Said Bobbitt from his San Diego office Thursday afternoon: "It is a little-known thing called the First Amendment. They have the right to run their Web site as they see fit.
"The photograph is something of interest and was obtained legally. And even if it wasn't, the Border Patrol has no authority under federal law to police private Web sites," he said. "If I were to file a Freedom of Information Act I would be entitled to get that photo just as any citizen would. We have the right to oversee what is happening at the border, we being the public."
Hernandez added, "The issue here right now is (Border Patrol El Centro sector administrators) are violating our right to communicate freely without the fear of management intervention."
According to Border Patrol El Centro sector Assistant Chief Patrol Agent Randy Stickles, speaking through a public information officer Thursday, the issue is still under administrative review.
The Border Patrol had no further comment.
Why exactly Malpezzi would be targeted by Lopez or what kind of disciplinary action the agent could face wasn't clear this morning. Information also wasn't available on whether any other agents have been allegedly targeted by sector bosses.
Bobbitt said, "If they start trying to do an investigation into how the material was obtained they might target everyone in the agency."
When asked whether he has spoken to Lopez or any other Border Patrol officials regarding the photo, Bobbitt said no, adding, "If I talk to them I'll talk to them in court. … I would be surprised if their attorneys supported such an action by the Border Patrol to shut down that Web site."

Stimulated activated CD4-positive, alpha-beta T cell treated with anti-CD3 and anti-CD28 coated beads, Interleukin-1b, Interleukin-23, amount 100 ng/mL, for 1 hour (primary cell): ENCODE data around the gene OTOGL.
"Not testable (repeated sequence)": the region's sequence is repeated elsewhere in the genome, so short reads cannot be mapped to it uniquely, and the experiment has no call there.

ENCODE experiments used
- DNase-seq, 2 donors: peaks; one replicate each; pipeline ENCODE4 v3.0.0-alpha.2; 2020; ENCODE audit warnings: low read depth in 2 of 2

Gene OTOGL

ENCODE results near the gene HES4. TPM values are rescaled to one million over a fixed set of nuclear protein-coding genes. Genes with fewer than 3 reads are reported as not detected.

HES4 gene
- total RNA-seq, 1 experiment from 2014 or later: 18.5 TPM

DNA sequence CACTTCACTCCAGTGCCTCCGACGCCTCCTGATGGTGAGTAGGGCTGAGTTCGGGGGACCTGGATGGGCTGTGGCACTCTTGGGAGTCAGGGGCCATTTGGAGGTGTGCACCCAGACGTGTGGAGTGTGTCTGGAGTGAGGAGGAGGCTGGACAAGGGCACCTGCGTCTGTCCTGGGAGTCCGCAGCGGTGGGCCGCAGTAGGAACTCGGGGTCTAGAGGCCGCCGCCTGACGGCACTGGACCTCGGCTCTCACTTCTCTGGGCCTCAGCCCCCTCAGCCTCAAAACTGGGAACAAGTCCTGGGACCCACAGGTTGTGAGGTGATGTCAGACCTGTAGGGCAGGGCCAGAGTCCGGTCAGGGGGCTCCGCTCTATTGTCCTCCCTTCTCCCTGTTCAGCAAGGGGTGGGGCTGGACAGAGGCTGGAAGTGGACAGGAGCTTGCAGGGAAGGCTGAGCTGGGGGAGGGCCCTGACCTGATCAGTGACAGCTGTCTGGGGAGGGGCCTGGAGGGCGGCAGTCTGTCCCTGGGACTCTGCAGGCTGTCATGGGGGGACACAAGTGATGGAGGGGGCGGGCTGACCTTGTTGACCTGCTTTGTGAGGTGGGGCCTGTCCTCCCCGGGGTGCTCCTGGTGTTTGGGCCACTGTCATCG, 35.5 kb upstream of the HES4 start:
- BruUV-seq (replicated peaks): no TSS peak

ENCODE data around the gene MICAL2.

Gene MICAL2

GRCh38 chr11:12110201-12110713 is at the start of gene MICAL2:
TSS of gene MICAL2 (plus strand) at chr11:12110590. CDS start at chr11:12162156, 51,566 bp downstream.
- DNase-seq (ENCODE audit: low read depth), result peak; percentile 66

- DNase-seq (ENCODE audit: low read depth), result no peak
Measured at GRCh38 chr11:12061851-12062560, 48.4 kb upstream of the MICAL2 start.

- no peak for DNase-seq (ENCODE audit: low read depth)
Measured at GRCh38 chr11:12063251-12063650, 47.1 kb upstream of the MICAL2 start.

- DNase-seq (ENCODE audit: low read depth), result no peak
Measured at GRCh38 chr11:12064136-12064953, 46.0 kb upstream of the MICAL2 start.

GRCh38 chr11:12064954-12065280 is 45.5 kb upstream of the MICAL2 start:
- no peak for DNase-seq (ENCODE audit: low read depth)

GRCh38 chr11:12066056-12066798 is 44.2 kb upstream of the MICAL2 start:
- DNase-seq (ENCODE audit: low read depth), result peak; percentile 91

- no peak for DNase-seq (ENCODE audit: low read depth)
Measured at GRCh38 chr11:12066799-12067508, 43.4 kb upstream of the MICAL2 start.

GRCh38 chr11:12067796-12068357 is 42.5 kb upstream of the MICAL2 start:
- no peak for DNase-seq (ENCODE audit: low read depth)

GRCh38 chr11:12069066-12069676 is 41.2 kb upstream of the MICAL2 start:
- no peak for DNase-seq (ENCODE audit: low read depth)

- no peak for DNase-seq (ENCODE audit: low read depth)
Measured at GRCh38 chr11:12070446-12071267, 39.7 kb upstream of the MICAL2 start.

Bobbitt and the union know how the photograph was obtained but opted not to divulge that information at this time.
Taken at 1:28 p.m. Jan. 4 near Border Patrol checkpoint 11 — also known as the Allison checkpoint — by an agency surveillance camera atop a pole near the All-American Canal east of Calexico, the photo shows two uniformed Mexican peace officers casually looking into the canal.
While the incursion by Mexican officials onto U.S. soil captured on film isn't of grave concern to Hernandez, what that photo represents, in light of recent disciplinary actions pending against two Border Patrol agents who allegedly entered into Mexico in July while pursuing undocumented immigrants, troubles the union.
"We're making an issue about this because of the alleged incursion by a couple of agents a few months ago while they were doing their jobs," Hernandez said.
"We think there's a double standard. The Mexican consulate made a big deal over this (July incident) and demanded some kind of action," he said. "Yet when their military or police cross into the United States illegally or make their own incursion nothing is done about it."
He added such incursions by officials on both sides of the U.S.-Mexico border happen and will continue to happen.
However, he said, "Our problem is whenever our agents cross into Mexican territory the consulate uses it as a political ploy. It's not that big of an issue, but they're making it an issue with law enforcement agencies in the United States and Mexico."
Hernandez added, "The current (Border Patrol El Centro) sector management at this point and time is controlled by the Mexican consulate. That's our view. This is not in the best interest of the American taxpayer and the public.
"They pay us to protect the borders and not make concessions to the Mexican government," Hernandez said.
The photo can be found online at www.delphi.com/local2554/messages in the national issues section.
Staff Writer Richard Montenegro can be reached at 337-3453.